Household electricity prices in the EU increased says Eurostat

EPA/MAURITZ ANTIN

A file photo dated 02 March 2012 shows the building of the European Central Bank (ECB) reflected in the Euro sign logo by artist Otmar Hoerl in Frankfurt am Main, Germany. The eurozone pulled out of its longest-ever recession in the second quarter, powered ahead by a stronger-than-forecast pickup up in the region's two biggest economies - Germany and France, the European Union's statistics office Eurostat said 14 August 2013. The 17-member eurozone economy grew by 0.3 per cent in the three months to June after six consecutive quarters of contraction. This beat the forecasts of analysts, who had been expecting the currency bloc to expand by a slightly more modest 0.2 per cent. However, four eurozone states remain stuck in recession as their governments attempt to patch up state finances against the backdrop of fiscal austerity and high unemployment.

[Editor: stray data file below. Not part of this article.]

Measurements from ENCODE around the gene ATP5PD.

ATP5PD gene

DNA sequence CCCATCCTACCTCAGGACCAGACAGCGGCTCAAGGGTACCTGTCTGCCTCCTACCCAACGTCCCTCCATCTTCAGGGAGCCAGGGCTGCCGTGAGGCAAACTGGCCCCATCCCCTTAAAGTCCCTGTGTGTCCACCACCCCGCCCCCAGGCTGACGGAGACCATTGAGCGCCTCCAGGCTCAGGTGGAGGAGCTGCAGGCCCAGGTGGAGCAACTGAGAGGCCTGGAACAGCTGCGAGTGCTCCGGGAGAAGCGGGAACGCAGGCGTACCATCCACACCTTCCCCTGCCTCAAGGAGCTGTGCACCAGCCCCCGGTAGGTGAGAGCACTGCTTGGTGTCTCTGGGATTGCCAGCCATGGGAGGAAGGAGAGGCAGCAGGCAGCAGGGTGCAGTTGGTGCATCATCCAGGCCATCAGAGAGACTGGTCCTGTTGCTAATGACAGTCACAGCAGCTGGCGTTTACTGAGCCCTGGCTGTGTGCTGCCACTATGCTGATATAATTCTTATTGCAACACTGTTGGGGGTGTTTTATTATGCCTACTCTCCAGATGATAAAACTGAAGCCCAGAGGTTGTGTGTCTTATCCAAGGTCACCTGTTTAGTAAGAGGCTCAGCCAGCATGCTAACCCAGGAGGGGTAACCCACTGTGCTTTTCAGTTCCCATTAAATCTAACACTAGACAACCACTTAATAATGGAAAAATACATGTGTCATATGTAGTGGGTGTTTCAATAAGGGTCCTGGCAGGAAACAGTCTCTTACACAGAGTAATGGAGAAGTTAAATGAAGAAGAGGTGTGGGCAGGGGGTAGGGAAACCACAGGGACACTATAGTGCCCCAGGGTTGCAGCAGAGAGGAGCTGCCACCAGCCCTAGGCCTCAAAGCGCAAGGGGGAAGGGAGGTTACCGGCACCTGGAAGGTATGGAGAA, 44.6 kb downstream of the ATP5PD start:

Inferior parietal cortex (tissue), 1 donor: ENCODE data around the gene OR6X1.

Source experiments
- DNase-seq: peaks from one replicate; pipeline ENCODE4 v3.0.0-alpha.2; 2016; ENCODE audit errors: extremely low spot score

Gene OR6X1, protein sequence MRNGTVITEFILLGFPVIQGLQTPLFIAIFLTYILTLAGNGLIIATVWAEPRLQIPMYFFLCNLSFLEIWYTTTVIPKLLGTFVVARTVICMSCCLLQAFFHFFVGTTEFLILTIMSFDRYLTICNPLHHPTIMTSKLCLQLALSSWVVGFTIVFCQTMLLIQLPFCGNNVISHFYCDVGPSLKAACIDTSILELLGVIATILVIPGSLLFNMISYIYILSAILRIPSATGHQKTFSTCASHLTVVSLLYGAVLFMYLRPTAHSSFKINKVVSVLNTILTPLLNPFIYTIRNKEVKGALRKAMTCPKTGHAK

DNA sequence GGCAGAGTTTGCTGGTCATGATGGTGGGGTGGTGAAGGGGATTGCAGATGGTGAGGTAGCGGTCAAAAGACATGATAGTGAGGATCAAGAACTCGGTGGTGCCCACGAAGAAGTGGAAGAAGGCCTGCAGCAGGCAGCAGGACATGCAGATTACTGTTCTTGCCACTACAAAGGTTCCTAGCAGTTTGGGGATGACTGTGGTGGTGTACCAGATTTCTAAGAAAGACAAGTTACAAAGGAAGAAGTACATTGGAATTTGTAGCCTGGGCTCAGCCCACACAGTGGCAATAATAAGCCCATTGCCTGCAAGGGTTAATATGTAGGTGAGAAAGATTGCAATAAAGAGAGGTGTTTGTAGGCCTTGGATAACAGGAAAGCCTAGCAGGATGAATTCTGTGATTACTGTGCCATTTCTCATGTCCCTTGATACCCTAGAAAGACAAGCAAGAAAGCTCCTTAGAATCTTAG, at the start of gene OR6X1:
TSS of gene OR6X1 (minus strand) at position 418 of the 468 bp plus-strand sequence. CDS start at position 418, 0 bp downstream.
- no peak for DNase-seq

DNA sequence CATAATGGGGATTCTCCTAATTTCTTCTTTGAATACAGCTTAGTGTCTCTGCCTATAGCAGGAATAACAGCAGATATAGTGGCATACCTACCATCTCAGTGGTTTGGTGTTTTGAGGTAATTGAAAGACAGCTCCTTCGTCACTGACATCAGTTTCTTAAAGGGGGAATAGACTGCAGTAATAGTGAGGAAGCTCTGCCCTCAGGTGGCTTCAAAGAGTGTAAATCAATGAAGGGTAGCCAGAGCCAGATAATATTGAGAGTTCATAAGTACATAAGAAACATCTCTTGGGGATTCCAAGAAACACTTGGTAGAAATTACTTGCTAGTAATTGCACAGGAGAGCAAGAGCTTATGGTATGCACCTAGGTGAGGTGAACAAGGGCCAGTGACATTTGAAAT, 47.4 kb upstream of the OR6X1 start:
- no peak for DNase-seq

Household electricity prices in the EU increased says Eurostat


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Eurostat, the statistical office of the EU published the latest statistics about the energy prices.
On average, household electricity prices in the EU increased to €21.1 per 100 kWh (+3.5%), between the second half of 2017 and the second half of 2018.
The average household electricity price was only €0.1 per 100 kWh higher than in the second half of 2015, the former peak in the last ten years.
Across the EU, household electricity prices in the second half of 2018 ranged from €10 per 100 kWh in Bulgaria to around €30 per 100 kWh in Denmark, Germany and Belgium.
For more information visit the official website.

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